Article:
Health spending swallowed 38% of federal revenue in 2010, down from 54% in 2009, but up from 28% in 2007.

The net cost of health insurance – the difference between private health insurance premiums earned and private health benefits paid – fell 1.2%, to $133 billion, according to a team of researchers led by Anne Martin, an economist in the Office of the Actuary at the Centers for Medicare & Medicaid Services (CMS).

The researchers have published a 2009 National Health Expenditures (NHE) report in Health Affairs, a health care delivery and health finance academic journal.

Employer spending on health insurance premiums rose 0.4%, to $398 billion, and individuals’ spending on health insurance premiums rose 0.2%, to $248 billion.

State Medicaid spending fell 10%, to $130 billion, but federal spending on Medicaid climbed 22%, to $254 billion.

Federal spending on Medicare climbed 21%, to $233 billion.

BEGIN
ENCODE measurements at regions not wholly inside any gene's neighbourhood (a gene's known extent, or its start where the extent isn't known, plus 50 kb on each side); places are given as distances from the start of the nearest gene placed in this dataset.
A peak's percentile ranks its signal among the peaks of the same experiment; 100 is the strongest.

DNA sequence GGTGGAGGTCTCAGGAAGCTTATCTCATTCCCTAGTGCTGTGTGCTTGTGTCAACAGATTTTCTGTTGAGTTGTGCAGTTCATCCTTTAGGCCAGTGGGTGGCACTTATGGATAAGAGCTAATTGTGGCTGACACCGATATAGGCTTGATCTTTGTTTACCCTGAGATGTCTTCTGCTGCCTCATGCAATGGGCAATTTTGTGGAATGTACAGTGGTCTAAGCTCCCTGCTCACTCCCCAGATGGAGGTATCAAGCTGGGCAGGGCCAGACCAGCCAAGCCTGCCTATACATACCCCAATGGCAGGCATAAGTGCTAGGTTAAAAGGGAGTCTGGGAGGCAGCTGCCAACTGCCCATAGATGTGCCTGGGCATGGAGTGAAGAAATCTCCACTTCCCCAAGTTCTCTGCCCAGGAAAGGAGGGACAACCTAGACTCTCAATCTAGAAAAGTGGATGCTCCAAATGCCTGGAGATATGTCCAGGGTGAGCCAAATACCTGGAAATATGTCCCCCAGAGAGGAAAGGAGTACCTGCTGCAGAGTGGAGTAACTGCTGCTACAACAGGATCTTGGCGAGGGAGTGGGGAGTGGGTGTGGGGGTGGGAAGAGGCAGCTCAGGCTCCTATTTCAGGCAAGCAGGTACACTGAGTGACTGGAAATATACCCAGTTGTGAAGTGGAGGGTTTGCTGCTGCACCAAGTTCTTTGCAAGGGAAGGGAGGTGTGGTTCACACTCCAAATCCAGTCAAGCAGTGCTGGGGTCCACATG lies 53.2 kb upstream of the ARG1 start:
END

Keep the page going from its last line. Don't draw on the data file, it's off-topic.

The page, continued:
Spending on private health insurance was soft because enrollment was down, the researchers say.

“As the unemployment rate continued to climb through 2009, the number of people enrolled in private health insurance plans decreased by 3.2%,” the researchers say.

Private health insurance spending increased 4.7% per enrollee in 2009, up from 4.5% per enrollee in 2008, the researchers estimate.

Plan spending on benefits increased more rapidly than premium revenue, the researchers report.

***

CORRECTION: An earlier version of this article described the latest year covered incorrectly. The latest year covered is 2009.

Other national health expenditure coverage from National Underwriter Life & Health: